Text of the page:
IWM’s archives are rich in oral testimony of those who flew the Spitfire, including that of 19 Squadron's George ‘Grumpy’ Unwin.

He was a Spitfire ace who was one of the first to fly the aircraft when they arrived at RAF Duxford.

The pilot said: "She really was the perfect flying machine. I’ve never flown anything sweeter… And when you see her flying now, you don’t have to see her, you can hear her.”

Flight Sergeant George 'Grumpy' Unwin of No.19 Squadron climbs out of his Spitfire at Fowlmere after a sortie, September...

Flight Sergeant George 'Grumpy' Unwin of No.19 Squadron climbs out of his Spitfire at Fowlmere after a sortie, September 1940. - Credit: © IWM CH 1355

Today, it is not uncommon to still hear the soaring sound of the Spitfire's engines over Duxford’s historic airfield, including that of the Aircraft Restoration Company’s NHS Spitfire.

This flew across the UK last year paying tribute to key workers and raising money for NHS charities during the coronavirus pandemic.

New for 2021, Imperial War Museums is launching the Spitfire: Virtual Tour, which will take place live on Saturday, March 6, led by an IWM expert.

Flight Sergeant George 'Grumpy' Unwin DFM with 'Flash', his pet Alsatian dog, and a puppy at Fowlmere, 1940.

Flight Sergeant George 'Grumpy' Unwin DFM with 'Flash', his pet Alsatian dog, and a puppy at Fowlmere, 1940. - Credit: © IWM HU 58946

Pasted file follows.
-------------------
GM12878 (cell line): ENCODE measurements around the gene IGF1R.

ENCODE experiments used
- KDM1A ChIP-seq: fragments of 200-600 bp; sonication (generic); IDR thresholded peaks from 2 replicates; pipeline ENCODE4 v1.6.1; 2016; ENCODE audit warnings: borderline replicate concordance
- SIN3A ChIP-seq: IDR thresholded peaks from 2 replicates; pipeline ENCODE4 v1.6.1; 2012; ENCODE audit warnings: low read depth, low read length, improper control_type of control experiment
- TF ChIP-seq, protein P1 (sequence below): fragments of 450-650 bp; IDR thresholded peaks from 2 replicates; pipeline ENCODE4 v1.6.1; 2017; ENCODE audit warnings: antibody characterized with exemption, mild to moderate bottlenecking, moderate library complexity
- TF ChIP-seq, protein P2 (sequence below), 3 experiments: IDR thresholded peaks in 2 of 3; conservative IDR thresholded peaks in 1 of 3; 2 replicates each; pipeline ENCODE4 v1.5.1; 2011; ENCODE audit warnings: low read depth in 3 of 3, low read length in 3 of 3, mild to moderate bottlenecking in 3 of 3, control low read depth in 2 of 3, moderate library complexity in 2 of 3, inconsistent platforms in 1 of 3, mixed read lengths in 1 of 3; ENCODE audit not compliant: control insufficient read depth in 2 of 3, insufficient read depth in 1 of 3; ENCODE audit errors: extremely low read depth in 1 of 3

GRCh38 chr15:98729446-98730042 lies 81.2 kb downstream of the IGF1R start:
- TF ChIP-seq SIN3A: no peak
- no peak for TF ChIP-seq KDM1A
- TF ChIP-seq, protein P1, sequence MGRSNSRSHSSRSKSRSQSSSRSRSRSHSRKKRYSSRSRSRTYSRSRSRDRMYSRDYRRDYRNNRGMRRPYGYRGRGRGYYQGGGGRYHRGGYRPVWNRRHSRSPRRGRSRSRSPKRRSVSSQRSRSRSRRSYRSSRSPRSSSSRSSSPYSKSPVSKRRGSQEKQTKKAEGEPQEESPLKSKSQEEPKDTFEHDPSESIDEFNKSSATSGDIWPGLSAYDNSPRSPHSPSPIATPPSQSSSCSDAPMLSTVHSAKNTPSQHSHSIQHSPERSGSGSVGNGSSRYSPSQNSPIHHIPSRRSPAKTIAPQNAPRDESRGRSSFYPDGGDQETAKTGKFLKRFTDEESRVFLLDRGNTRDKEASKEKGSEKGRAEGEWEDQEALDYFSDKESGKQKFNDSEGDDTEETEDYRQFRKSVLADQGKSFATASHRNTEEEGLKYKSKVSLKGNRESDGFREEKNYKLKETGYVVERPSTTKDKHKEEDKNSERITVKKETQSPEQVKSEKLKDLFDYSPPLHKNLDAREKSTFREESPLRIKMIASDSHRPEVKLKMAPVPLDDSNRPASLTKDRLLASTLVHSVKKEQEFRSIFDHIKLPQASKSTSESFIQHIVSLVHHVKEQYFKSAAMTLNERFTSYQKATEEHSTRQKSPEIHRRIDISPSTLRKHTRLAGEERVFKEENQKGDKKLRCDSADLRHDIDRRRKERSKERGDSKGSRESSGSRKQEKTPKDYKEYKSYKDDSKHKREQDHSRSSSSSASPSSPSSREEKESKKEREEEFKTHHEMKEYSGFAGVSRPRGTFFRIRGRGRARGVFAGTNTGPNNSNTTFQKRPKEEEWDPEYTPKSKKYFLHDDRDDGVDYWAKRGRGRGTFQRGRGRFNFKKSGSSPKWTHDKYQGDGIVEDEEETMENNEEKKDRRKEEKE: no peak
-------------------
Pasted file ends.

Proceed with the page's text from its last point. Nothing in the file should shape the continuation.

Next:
From the Spitfire prototype to its integral role in the Battle of Britain, this digital guided tour will use imagery from IWM’s extensive archives to bring the history of this legend of British aviation to life, followed by an informal Q&A session.

Tickets are available to book now via the website at www.iwm.org.uk/events/the-spitfire-a-virtual-tour

Squadron Leader Brian 'Sandy' Lane of 19 Squadron (centre) confers with Flight Lieutenant Walter 'Farmer' Lawson and...

Squadron Leader Brian 'Sandy' Lane of 19 Squadron (centre) confers with Flight Lieutenant Walter 'Farmer' Lawson and Flight Sergeant George 'Grumpy Unwin at Fowlmere near Duxford, September 1940. - Credit: © IWM CH 1366

The IWM shop also offers an array of Spitfire themed items including Spitfire print accessories, such as facemasks, socks, scarves and pocket squares, Spitfire construction models, plus a range of books.

Looking ahead, IWM Duxford is working hard to ensure that it can deliver an exciting array of events once the flying season commences this spring, all of which will be adaptable and scalable in accordance with latest government guidelines.

The season will include 10 themed flying days from April to October, as well as two air shows featuring Duxford's signature aerial displays.

Step-in one-piece flying overalls of black heavy-duty fabric, worn by Gordon Sinclair. Contained in the left breast pocket...

Step-in one-piece flying overalls of black heavy-duty fabric, worn by Gordon Sinclair. Contained in the left breast pocket is the cloth embroidered patch of XIX squadron, once obviously once sewn to that pocket. It is now on display at IWM Duxford’s Operations Block. - Credit: © IWM EQU 4588

Following recent government announcements, all IWM sites are currently closed to the public.

For more on IWM Duxford, visit www.iwm.org.uk/visits/iwm-duxford